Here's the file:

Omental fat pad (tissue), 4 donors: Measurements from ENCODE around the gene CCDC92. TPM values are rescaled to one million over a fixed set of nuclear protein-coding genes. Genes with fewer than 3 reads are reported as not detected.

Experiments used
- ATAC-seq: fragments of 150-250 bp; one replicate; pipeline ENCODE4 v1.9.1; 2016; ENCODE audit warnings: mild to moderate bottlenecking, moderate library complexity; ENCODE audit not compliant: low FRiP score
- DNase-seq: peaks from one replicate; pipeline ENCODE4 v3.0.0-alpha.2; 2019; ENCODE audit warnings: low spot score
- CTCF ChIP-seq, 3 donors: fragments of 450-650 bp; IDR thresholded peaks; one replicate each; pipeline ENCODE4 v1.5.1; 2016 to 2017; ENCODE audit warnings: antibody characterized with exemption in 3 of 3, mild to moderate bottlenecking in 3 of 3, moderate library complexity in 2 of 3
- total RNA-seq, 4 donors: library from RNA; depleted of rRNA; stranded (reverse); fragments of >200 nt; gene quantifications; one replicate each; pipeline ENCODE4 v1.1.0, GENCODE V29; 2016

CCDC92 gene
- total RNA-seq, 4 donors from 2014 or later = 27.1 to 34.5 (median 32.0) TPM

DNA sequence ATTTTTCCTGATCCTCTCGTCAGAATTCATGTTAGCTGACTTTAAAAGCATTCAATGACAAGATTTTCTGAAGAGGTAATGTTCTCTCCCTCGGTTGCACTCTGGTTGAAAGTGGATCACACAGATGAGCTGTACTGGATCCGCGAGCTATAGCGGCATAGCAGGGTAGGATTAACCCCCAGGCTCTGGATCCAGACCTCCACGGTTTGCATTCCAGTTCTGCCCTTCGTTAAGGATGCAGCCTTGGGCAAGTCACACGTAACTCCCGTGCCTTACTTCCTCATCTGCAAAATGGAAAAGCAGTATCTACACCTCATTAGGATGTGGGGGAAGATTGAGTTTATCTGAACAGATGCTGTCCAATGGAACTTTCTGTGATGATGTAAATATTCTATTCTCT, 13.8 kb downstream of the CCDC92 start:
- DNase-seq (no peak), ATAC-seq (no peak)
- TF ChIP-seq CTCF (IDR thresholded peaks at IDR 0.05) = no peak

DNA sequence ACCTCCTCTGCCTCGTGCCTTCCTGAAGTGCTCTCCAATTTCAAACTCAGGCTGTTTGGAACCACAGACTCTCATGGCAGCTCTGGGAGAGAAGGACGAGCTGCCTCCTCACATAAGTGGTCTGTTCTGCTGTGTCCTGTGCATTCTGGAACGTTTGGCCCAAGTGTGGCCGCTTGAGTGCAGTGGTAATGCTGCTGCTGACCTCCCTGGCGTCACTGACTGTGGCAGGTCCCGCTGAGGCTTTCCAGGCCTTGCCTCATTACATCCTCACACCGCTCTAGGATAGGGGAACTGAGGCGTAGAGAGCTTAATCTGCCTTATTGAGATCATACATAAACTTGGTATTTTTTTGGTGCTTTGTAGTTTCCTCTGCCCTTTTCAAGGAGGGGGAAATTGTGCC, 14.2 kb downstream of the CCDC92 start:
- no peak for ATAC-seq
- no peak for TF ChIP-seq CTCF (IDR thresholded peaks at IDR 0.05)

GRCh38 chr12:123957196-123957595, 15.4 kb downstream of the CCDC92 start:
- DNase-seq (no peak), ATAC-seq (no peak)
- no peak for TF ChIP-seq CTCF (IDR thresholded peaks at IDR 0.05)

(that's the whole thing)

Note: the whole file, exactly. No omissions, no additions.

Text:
Omental fat pad (tissue), 4 donors: Measurements from ENCODE around the gene CCDC92. TPM values are rescaled to one million over a fixed set of nuclear protein-coding genes. Genes with fewer than 3 reads are reported as not detected.

Experiments used
- ATAC-seq: fragments of 150-250 bp; one replicate; pipeline ENCODE4 v1.9.1; 2016; ENCODE audit warnings: mild to moderate bottlenecking, moderate library complexity; ENCODE audit not compliant: low FRiP score
- DNase-seq: peaks from one replicate; pipeline ENCODE4 v3.0.0-alpha.2; 2019; ENCODE audit warnings: low spot score
- CTCF ChIP-seq, 3 donors: fragments of 450-650 bp; IDR thresholded peaks; one replicate each; pipeline ENCODE4 v1.5.1; 2016 to 2017; ENCODE audit warnings: antibody characterized with exemption in 3 of 3, mild to moderate bottlenecking in 3 of 3, moderate library complexity in 2 of 3
- total RNA-seq, 4 donors: library from RNA; depleted of rRNA; stranded (reverse); fragments of >200 nt; gene quantifications; one replicate each; pipeline ENCODE4 v1.1.0, GENCODE V29; 2016

CCDC92 gene
- total RNA-seq, 4 donors from 2014 or later = 27.1 to 34.5 (median 32.0) TPM

DNA sequence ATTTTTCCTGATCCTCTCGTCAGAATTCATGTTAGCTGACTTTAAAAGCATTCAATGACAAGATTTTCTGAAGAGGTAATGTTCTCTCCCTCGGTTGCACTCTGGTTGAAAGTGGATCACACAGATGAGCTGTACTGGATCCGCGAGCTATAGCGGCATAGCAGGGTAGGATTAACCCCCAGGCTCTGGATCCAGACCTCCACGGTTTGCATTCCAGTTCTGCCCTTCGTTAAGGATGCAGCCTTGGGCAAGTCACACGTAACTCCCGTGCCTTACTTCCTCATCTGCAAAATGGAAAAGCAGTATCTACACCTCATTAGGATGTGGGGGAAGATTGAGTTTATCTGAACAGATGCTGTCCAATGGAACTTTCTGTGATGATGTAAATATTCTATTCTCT, 13.8 kb downstream of the CCDC92 start:
- DNase-seq (no peak), ATAC-seq (no peak)
- TF ChIP-seq CTCF (IDR thresholded peaks at IDR 0.05) = no peak

DNA sequence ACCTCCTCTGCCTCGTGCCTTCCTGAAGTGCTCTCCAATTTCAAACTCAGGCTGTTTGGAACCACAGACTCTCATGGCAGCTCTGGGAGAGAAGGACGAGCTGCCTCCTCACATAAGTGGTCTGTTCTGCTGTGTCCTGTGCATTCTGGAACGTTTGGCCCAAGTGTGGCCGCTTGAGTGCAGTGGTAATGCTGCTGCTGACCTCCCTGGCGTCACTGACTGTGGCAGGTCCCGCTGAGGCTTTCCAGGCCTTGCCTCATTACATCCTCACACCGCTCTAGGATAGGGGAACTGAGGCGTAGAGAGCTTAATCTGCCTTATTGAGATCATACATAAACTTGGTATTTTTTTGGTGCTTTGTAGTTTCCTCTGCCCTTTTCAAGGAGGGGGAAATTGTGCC, 14.2 kb downstream of the CCDC92 start:
- no peak for ATAC-seq
- no peak for TF ChIP-seq CTCF (IDR thresholded peaks at IDR 0.05)

GRCh38 chr12:123957196-123957595, 15.4 kb downstream of the CCDC92 start:
- DNase-seq (no peak), ATAC-seq (no peak)
- no peak for TF ChIP-seq CTCF (IDR thresholded peaks at IDR 0.05)